In the June 9 primary election, two Republicans are vying for their party’s nomination for a state Senate seat representing Hancock, Brooke, Ohio and Marshall counties.
The two are challenger Jack Newbrough of Weirton and incumbent Ryan Weld of Wellsburg. The winner will face Democratic challenger Randy Swartzmiller of Chester, who is serving the last year of his term in the House of Delegates.
Weld served for two years in the state House of Delegates before being elected in 2015 to the state Senate, where he is the Republican majority whip and chairman of the Senate military committee.
A captain in the Air Force, Weld served in Afghanistan as an Air Force intelligence officer.
A graduate of the Duquesne University School of Law, Weld is an associate with the Wheeling law firm of Spilman, Thomas & Battle and Wellsburg’s city solicitor.
He said if re-elected, he would address the drug problem by pushing for stricter penalties for drug dealers and greater access to treatment for those struggling with addiction.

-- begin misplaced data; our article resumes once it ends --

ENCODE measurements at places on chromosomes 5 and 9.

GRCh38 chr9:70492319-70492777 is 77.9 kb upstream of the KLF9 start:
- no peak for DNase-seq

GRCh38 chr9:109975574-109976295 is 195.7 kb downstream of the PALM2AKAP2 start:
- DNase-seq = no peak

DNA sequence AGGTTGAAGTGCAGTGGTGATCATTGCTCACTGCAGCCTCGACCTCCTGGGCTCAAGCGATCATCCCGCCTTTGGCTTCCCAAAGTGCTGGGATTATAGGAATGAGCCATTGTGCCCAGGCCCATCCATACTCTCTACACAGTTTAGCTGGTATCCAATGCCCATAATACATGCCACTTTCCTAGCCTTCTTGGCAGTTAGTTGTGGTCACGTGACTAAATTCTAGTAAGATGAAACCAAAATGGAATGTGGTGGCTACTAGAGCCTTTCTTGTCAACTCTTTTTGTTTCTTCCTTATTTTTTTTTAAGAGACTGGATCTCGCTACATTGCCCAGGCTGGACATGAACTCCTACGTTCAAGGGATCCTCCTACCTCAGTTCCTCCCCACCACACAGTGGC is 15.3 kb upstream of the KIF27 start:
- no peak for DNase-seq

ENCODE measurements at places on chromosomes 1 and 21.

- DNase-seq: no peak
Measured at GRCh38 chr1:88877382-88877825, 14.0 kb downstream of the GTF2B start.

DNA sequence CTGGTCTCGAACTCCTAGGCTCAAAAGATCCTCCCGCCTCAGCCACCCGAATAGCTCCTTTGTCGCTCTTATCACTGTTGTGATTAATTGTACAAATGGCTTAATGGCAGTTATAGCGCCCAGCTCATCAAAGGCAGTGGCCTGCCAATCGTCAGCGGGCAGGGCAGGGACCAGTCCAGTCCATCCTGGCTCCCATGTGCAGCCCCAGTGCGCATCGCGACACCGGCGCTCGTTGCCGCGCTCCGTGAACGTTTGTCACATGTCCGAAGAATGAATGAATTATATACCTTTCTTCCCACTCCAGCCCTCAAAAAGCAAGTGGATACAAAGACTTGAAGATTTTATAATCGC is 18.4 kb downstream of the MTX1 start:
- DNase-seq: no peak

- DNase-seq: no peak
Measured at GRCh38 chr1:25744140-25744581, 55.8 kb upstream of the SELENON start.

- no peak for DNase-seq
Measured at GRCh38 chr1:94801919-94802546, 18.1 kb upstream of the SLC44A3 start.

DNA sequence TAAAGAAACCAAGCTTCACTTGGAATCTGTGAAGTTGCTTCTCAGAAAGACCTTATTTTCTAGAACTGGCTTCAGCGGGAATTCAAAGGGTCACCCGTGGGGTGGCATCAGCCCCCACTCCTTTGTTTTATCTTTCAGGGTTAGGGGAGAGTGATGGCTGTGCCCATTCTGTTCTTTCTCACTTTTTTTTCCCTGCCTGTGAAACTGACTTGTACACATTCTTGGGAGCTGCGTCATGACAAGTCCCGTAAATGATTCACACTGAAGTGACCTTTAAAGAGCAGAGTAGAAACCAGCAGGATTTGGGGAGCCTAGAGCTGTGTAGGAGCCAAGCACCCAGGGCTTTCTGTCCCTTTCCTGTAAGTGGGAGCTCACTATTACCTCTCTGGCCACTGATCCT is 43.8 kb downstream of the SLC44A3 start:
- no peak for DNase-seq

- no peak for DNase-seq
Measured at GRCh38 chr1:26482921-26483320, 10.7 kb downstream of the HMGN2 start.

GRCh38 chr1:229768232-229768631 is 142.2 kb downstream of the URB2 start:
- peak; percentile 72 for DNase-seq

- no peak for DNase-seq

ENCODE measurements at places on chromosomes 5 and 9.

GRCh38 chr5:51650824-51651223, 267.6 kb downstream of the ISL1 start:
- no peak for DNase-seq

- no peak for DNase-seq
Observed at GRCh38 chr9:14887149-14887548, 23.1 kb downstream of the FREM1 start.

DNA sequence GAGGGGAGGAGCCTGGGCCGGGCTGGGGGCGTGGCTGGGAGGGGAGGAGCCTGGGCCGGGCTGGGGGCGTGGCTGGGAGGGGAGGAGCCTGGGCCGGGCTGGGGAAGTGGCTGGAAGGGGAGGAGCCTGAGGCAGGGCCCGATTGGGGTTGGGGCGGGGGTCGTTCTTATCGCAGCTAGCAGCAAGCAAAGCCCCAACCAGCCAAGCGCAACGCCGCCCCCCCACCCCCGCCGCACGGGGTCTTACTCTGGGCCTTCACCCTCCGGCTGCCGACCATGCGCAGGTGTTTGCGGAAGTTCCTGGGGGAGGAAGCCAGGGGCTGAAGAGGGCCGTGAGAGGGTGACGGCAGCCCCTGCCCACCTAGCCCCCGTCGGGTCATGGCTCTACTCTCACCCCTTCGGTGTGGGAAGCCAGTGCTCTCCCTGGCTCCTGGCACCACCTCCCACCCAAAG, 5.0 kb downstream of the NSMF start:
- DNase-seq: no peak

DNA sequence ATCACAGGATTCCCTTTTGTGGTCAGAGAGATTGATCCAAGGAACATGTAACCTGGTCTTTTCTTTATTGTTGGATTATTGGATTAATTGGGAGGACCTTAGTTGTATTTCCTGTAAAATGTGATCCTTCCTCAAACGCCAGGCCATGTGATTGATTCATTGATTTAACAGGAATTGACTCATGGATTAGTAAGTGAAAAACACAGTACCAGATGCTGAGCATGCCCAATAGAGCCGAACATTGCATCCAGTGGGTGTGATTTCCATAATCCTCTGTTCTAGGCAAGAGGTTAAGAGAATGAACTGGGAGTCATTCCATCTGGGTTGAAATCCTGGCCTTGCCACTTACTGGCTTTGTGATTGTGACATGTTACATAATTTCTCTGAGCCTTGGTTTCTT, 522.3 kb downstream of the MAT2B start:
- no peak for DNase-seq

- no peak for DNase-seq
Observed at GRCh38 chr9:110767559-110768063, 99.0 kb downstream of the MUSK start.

He said he’d work to ensure veterans have access to medical and other services and push for more accountability from the governor’s office for road maintenance and repairs.
A truck driver for more than 15 years, Newbrough is a Navy veteran, having served as a communications specialist aboard a guided missile cruiser in the Mediterranean Sea. He has been a member of the Weirton posts of the American Legion and Veterans of Foreign Wars, serving as first vice commander of the latter; the National Rifle Association and West Virginia Citizens Defense League.
Newbrough said if elected, he’d push for more funding to allow high school students to explore careers in skilled trades, including welding, of which he said there is a shortage.
He said he’d explore innovative ways to address the opioid epidemic, including employing those recovering from addiction on farms.
Newbrough said he would pursue changes to the authority and role of local health boards, saying an unelected board shouldn’t have the power to withdraw a business license.
He said he’d push for funding to transport veterans to medical facilities, noting the local service relies on volunteer drivers.
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